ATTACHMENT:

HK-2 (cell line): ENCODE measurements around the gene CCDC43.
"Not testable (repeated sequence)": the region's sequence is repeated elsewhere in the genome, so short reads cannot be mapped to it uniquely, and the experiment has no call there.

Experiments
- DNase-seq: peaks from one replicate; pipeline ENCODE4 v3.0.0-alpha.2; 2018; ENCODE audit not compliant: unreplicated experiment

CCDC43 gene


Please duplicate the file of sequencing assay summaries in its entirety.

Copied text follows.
HK-2 (cell line): ENCODE measurements around the gene CCDC43.
"Not testable (repeated sequence)": the region's sequence is repeated elsewhere in the genome, so short reads cannot be mapped to it uniquely, and the experiment has no call there.

Experiments
- DNase-seq: peaks from one replicate; pipeline ENCODE4 v3.0.0-alpha.2; 2018; ENCODE audit not compliant: unreplicated experiment

CCDC43 gene